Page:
Sunday, May 17, 2015

Dallas Churches: The Truth

Over the past year this blog has posted a number of entries about the unique and distinctive architectural stylings which have besot the diocese of Dallas with some remarkably unattractive churches ranging from unfulfilled potential to outright horrid with most falling somewhere in the middle. We now know why. The answer is to be found at the University of Dallas.

At the heart of the University of Dallas—hidden mostly out of sight by the twenty trees in the city of Irving—rests the Church of the Incarnation. Designed to look like a womb, the students have taken to calling the church St. Fallopius.

The first view inside the edifice disorients the visitor, as he stares across the narthex atrium at the other entrance. Off to the right is a Eucharistic chapel which meshes Our Lady of Guadalupe with Soviet brutalism.

As when one enters the church proper, there is no center of view in the chapel.

On the left side of St. Fallopius' atrium is the statue of Mother and Blob, accented tastelessly by a faux-oriental, faux-copper lamp.

In front of the Mother and Blob stands, or, rather, rests a few steps down, the chlorinated font.

45 degrees left is the main worship area (cannot call it a nave and sanctuary), again disoriented.

The entrance invites one to drift to the right, where the aisle twists around this uteral space.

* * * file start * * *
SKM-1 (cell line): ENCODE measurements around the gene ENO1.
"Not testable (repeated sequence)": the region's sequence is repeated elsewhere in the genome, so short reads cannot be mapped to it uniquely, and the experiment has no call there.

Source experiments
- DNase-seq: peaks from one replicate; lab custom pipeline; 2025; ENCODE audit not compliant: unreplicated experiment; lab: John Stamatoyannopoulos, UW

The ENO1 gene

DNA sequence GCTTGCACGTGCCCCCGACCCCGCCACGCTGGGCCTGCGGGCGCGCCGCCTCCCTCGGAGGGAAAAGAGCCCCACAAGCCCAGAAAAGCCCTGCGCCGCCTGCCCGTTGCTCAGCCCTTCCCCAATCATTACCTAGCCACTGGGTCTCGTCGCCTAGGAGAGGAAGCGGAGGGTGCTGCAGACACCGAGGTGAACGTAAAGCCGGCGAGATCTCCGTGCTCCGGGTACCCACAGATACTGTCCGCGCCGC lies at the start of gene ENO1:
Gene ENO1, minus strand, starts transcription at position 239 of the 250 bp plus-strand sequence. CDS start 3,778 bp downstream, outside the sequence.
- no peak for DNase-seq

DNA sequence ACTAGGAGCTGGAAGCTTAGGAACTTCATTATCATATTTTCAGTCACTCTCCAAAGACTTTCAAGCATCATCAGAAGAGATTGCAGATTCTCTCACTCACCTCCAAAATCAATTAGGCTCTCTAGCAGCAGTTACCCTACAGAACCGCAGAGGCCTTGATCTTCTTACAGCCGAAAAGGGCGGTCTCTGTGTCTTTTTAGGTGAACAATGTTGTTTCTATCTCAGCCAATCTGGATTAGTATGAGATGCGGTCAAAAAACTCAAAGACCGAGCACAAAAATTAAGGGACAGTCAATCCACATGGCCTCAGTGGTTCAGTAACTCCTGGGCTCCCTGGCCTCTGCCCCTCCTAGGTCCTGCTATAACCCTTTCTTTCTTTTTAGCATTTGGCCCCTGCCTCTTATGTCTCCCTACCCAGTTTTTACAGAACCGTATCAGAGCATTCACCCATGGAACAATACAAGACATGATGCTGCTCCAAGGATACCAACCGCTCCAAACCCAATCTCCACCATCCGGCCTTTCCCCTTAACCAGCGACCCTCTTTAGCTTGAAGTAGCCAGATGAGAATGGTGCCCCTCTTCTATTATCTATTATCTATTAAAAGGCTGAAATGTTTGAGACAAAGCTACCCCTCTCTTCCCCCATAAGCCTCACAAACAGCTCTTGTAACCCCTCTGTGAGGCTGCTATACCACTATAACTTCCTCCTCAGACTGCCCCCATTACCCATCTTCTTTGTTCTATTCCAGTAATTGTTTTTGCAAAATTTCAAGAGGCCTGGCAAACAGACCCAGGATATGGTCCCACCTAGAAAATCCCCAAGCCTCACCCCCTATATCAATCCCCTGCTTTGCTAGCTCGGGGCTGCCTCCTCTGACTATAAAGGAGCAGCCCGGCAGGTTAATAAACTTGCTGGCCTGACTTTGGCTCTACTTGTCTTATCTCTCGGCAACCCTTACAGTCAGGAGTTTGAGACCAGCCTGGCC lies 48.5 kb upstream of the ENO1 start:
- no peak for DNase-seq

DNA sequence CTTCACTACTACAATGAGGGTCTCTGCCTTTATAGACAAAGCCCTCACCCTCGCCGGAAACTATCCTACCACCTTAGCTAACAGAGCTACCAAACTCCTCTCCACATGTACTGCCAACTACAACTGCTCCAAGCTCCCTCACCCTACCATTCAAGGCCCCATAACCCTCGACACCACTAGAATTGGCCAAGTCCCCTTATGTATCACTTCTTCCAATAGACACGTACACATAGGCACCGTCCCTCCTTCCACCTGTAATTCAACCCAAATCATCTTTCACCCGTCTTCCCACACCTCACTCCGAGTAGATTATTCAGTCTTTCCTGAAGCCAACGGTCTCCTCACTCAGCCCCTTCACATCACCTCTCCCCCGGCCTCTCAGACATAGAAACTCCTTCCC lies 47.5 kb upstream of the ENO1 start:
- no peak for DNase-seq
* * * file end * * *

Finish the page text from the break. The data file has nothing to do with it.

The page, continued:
On the floor are some crosses and words meant to pass as Stations.

Artificial light directly above in the ceiling illuminates the "station."

The center view fools one into assuming the church proper is symmetrical when,
in truth, the concert grand piano and choir stage adjoin the altar space.

Again, the faux-copper lamps stolen from a sheikh's palace.

Not only do they use the Gather hymnal, but they spent money on
embossed copies made with high quality paper. Bad taste is expensive.

I gave myself a quick C-section and escaped the womb of St. Fallopius. Immediately outside I happened upon this ordinary, but quite well made marble statue of Our Lady in prayer. "J" told me that this statue of the Virgin was carved by a university art student for use in the chapel, but it was placed out in the elements because the style was discordant with that of St. Fallopius.

Why tell you all this information and show you these lurid images, dear readers? I have not neglected care for your senses. On the contrary, I wish to fulfill your minds. This building, directly, and the other ugly churches in the diocese of Dallas, indirectly, are the work and responsibility of one man: Lyle Novinski.